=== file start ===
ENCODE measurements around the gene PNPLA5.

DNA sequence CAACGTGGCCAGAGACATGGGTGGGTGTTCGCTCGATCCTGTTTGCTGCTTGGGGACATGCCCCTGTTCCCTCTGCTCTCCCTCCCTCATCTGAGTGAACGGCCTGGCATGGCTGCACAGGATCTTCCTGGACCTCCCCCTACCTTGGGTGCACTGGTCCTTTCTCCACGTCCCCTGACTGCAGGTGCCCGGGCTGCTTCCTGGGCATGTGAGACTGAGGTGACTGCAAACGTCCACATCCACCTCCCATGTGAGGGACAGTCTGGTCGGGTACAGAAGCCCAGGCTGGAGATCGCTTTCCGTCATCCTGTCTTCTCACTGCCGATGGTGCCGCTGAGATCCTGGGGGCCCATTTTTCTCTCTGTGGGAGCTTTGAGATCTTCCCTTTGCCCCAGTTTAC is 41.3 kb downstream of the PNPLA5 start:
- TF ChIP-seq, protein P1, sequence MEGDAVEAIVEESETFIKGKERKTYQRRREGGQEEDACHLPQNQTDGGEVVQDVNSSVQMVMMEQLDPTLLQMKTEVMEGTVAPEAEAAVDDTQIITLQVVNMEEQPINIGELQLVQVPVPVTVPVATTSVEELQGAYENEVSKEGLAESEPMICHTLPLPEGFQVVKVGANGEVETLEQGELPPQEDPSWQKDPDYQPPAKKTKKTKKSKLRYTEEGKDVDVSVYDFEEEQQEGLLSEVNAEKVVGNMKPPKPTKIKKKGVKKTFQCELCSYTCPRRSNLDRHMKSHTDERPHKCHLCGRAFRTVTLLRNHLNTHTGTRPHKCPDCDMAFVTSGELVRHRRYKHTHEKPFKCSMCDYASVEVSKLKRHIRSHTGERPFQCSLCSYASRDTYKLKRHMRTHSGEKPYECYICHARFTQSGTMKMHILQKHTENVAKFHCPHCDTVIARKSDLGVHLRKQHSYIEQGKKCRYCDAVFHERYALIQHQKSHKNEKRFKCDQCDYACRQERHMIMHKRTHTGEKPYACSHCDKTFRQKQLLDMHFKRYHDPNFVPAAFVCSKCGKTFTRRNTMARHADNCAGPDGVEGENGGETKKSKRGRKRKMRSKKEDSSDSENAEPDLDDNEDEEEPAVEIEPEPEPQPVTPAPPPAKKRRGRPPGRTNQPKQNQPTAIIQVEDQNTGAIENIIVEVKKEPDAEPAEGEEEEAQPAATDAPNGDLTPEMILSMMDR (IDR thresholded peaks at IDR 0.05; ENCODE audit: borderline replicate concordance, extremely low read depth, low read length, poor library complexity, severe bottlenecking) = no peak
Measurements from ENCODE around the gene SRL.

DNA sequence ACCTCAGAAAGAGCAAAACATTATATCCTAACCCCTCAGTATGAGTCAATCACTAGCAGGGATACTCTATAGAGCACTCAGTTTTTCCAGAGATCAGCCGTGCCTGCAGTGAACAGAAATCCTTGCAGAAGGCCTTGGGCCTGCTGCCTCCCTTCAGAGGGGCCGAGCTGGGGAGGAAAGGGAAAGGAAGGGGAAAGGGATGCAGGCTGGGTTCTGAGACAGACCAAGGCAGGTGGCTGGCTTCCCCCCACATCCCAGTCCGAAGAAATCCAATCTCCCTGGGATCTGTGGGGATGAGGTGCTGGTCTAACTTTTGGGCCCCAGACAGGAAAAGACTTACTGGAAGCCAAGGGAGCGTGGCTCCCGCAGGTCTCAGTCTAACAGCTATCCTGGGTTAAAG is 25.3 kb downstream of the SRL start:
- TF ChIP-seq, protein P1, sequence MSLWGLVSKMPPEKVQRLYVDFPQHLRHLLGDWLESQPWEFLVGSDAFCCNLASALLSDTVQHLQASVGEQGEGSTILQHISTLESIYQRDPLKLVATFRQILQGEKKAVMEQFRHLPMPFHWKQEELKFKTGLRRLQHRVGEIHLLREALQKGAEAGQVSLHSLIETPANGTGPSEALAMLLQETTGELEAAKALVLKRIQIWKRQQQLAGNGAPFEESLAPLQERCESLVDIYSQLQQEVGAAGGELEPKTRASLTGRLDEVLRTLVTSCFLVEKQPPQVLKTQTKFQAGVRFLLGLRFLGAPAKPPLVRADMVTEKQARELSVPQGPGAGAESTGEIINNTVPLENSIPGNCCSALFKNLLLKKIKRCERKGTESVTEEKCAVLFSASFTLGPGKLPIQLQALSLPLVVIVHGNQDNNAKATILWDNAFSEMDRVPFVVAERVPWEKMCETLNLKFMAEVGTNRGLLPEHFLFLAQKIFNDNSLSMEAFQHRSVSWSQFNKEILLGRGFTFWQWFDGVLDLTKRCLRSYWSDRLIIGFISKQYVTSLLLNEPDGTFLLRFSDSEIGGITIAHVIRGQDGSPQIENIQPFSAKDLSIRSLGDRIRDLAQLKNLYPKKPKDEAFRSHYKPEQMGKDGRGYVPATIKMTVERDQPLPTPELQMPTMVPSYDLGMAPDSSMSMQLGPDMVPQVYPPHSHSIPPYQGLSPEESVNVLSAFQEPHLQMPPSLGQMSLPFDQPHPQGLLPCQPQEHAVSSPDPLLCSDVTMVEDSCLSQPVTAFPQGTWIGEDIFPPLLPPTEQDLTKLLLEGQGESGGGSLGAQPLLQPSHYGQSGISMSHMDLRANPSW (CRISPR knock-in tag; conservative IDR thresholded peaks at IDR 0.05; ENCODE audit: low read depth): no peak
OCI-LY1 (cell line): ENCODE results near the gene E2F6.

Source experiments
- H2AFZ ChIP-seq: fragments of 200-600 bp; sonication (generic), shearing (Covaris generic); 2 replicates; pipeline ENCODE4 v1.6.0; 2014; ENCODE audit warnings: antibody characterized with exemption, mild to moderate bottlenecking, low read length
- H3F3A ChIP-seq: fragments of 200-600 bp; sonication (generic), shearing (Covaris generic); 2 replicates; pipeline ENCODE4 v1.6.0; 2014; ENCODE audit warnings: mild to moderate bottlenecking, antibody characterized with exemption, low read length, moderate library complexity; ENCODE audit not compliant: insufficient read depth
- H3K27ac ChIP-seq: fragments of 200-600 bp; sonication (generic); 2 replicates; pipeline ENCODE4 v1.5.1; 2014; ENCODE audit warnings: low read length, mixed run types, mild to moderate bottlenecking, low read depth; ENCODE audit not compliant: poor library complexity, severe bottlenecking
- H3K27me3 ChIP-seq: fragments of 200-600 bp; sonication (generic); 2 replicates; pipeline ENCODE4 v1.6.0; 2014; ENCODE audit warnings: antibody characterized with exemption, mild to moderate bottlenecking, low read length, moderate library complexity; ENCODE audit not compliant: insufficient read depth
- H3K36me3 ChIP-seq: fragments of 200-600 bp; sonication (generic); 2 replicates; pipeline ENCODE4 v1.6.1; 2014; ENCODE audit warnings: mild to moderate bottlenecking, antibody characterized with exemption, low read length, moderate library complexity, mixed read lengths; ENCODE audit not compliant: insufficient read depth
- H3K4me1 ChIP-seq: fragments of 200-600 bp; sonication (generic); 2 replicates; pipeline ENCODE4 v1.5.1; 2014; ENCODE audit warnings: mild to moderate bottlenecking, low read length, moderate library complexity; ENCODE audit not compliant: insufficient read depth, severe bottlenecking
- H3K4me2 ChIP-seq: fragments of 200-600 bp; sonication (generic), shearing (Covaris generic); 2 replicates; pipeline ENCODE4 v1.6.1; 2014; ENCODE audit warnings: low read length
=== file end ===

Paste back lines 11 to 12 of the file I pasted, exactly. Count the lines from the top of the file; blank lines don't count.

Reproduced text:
- H3K27ac ChIP-seq: fragments of 200-600 bp; sonication (generic); 2 replicates; pipeline ENCODE4 v1.5.1; 2014; ENCODE audit warnings: low read length, mixed run types, mild to moderate bottlenecking, low read depth; ENCODE audit not compliant: poor library complexity, severe bottlenecking
- H3K27me3 ChIP-seq: fragments of 200-600 bp; sonication (generic); 2 replicates; pipeline ENCODE4 v1.6.0; 2014; ENCODE audit warnings: antibody characterized with exemption, mild to moderate bottlenecking, low read length, moderate library complexity; ENCODE audit not compliant: insufficient read depth